Kiwis becoming more adventurous with choice of cheese

Food writer Kathy Paterson. PHOTO: ANNA KIDMAN
Food writer Kathy Paterson. PHOTO: ANNA KIDMAN
It is New Zealand Cheese Month and the country’s love of the dairy product has grown this year.

While Kiwis’ love of good old tasty and edam cheese remains strong, people are just as likely to put a packet of halloumi, havarti or gouda in their weekly shop these days.

New Zealanders are becoming more adventurous in their selection of cheeses, Featherston’s C’est Cheese Artisan Cheese and Deli owner and winner of the 2019 Favourite NZ Cheese Shopping Experience Paul Broughton says.

He has noticed a definite change in the way their customers choose cheese.

"We’re seeing many of our customers trying styles of cheese that they previously might not have considered — they’re more adventurous in their selections."

Including cheese in cooking is also on the increase. It’s not uncommon to have people come into his shop clutching a recipe that requires a specialist cheese as a key ingredient.

"Pleasingly, most if not all such cheeses can invariably be sourced from our own expert NZ cheesemakers.”

Another big change is the demand for locally made product.

"As people spend more time travelling around their country they’re beginning to appreciate and connect with New Zealand’s vibrant community of artisan cheesemakers. This is resulting in ongoing purchasing of locally made cheeses as well as a heightened understanding of the many different types of cheese made here."

Broughton’s comments are backed up by the sales figures with Neilson finding cheese is experiencing record sales. For the 12 months to August the total value of all cheese sales was up 12.2%, including a 9.5% increase in speciality cheese , a 14.5% increase in blocks of cheese and a 25.1% increase in grated cheese.

New Zealand Speciality Cheesemakers Association chairman Neil Willman says cheesemakers are delighted with the support they are receiving from Kiwis who are trying to buy local when they can.

To celebrate New Zealand Cheese Month the association has launched a new website so people can find their local cheesemakers, get tips on storing and serving cheese and recipes for cooking with it.

They are also calling for cheese lovers to vote for their favourite cheese company this month on the website.

Food writer Kathy Paterson is a contributor to the new website and she suggests choosing a selection of tasty and a soft cheese like gouda, brie or camembert, bake some homemade oat biscuits, flatbread or crackers and serve on a wooden platter with Barker’s new Fruit for Cheese Black Cherry & Pinot Noir, seasonal fresh fruit and walnuts.

Homemade oat biscuits

Makes 16-18

1¼ cups plain flour

1 tsp baking powder

¼ tsp baking soda

¼ tsp salt

1½ cups rolled oats (fine porridge oats)

75g butter

2 Tbsp honey

1 egg, lightly beaten


Heat the oven to 180degC. Line 2 baking trays with baking paper.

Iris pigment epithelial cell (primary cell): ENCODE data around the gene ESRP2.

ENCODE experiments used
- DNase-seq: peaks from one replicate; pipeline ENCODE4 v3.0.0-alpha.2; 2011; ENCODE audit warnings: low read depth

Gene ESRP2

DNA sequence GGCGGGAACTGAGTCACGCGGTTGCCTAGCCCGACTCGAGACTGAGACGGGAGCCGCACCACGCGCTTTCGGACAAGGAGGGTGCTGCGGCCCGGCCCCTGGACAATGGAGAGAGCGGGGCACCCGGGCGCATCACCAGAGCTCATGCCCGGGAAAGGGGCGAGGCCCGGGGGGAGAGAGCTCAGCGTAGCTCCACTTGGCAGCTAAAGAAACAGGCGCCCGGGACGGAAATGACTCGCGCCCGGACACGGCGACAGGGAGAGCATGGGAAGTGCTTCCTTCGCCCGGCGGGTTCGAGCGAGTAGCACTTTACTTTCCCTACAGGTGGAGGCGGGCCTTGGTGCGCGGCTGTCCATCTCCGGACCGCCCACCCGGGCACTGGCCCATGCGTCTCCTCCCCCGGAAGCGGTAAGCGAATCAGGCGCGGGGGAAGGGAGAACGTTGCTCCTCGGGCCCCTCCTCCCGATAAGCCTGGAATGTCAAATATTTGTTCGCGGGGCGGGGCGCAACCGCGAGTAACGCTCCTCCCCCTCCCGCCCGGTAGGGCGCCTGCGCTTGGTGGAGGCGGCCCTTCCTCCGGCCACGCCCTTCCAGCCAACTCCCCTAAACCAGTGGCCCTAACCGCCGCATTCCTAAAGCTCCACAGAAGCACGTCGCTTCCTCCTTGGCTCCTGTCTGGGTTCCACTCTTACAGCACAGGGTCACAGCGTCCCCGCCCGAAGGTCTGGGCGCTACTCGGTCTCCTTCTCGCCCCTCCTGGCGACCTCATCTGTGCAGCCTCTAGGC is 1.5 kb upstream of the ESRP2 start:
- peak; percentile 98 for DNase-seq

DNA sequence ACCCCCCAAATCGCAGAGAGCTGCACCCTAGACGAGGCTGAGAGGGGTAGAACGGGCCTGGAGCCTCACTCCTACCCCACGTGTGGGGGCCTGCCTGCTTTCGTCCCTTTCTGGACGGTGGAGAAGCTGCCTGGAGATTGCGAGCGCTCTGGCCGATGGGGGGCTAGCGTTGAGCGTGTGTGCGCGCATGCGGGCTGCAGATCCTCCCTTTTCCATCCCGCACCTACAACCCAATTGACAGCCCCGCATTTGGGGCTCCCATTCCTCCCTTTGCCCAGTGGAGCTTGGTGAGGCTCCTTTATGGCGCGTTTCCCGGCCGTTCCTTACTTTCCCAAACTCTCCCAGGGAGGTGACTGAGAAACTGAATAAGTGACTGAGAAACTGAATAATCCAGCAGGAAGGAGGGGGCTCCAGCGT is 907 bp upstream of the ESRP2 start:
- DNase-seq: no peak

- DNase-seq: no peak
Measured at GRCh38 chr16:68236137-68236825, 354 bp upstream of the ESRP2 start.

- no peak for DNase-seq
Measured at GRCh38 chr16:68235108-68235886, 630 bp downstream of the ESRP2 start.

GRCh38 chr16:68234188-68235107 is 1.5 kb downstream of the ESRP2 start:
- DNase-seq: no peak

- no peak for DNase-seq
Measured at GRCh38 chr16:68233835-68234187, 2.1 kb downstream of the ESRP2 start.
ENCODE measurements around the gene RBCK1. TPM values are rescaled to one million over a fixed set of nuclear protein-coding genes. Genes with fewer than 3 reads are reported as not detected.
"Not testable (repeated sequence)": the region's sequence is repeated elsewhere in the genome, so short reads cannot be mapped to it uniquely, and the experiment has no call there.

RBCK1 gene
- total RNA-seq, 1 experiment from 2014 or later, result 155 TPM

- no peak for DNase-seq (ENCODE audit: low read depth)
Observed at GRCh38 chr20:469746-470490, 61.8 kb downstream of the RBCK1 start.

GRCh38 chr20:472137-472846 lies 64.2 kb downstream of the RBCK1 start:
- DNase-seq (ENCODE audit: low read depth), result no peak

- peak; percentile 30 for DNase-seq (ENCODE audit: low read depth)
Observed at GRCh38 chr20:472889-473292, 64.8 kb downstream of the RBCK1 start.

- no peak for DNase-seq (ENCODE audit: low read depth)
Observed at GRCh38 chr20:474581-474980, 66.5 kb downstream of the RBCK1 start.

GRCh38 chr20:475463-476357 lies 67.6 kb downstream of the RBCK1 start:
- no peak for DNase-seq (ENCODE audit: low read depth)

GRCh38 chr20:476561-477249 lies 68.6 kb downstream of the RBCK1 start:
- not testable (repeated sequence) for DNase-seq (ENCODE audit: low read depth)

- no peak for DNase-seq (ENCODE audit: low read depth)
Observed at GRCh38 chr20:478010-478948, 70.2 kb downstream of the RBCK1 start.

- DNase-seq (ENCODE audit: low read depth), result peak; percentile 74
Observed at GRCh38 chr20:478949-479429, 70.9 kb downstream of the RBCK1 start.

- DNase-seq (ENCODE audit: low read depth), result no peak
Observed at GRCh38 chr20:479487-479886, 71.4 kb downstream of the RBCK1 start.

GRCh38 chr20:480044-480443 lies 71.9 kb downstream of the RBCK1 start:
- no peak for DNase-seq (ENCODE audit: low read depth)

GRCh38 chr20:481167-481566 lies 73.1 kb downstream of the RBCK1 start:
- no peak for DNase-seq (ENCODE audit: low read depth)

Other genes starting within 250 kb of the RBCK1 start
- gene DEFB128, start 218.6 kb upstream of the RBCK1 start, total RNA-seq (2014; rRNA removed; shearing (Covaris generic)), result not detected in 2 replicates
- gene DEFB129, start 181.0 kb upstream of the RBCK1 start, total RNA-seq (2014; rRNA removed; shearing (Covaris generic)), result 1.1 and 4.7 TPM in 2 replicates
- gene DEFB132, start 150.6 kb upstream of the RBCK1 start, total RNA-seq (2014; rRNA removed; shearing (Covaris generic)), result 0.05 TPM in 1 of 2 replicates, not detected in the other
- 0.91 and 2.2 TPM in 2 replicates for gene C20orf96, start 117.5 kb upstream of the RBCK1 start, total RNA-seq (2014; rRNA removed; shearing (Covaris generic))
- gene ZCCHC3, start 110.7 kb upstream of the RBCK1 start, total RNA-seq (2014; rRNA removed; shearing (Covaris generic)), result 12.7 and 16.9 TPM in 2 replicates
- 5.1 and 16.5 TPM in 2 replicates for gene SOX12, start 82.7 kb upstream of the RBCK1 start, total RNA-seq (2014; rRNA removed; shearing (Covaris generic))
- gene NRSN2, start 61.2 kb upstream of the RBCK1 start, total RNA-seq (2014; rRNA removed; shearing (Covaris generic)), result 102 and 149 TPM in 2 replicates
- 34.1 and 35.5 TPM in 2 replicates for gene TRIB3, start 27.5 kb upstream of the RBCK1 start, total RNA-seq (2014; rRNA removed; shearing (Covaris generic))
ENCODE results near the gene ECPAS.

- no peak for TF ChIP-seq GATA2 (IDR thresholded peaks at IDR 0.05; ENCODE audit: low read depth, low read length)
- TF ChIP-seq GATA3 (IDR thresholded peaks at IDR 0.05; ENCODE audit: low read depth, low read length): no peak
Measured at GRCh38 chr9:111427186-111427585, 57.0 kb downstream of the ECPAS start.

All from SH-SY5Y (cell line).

In a large bowl sieve together the flour, baking powder, baking soda and salt. Stir in the rolled oats.

In a small saucepan, gently melt the butter and honey. Set aside to cool a little.

Pour the egg and butter mixture into the dry ingredients and mix to combine. Divide mixture into half.

On a lightly floured bench, roll each half, about 3mm thick. Using a plain 5cm biscuit cutter, cut out rounds. Place on the prepared trays and prick 2-3 times with a fork.

Place in the oven and bake for 10-12 minutes, turning trays halfway through baking, until golden brown. Remove from the oven and cool on a wire rack. Store in an airtight container.

Grape and walnut flatbread

Serves 6

1 tsp sugar

1 Tbsp active dried yeast

¾ cup warm water

2 cups high-grade flour or bread flour

½ tsp salt

3-4 sprigs fresh rosemary, plus a few extra leaves to finish

½ cup extra virgin olive oil

½ cup walnut pieces

1 cup seedless green grapes

flaky sea salt


Place the sugar and yeast in a small bowl and pour over a quarter of a cup of warm water. Leave in a warm place until frothy, about 5 minutes.

Sift the flour and salt into the bowl of an electric mixer fitted with a dough hook.

Pour in the remaining warm water and the frothy yeast mixture. Knead for about 10 minutes until smooth. You can knead by hand if you do not have a mixer. Remove the dough and oil or flour the bowl, return dough and cover bowl with a clean tea towel. Leave in a warm place to rise for 1 hour. The dough should double in size.

Meanwhile, place the rosemary sprigs and oil in a small saucepan and place over low heat. Heat until aromatic then add the walnuts and heat through. Remove from the heat and allow to cool. Remove the rosemary sprigs.

Heat the oven until very hot — 240degC. Set the oven rack in the lower part of the oven. Flour a baking tray.

Punch down the dough and tip out on to a lightly floured bench. Knead in the walnuts and 2 tablespoons of rosemary oil. Knead in most of the grapes. Roll the dough to about 20cm x 30cm and place on the tray. Press the remaining grapes into the top of the dough. Drizzle with a further 2 tablespoons rosemary oil and sprinkle with flaky salt.

Place in the oven and bake until golden brown, 20-25 minutes. Serve with the remaining rosemary oil.

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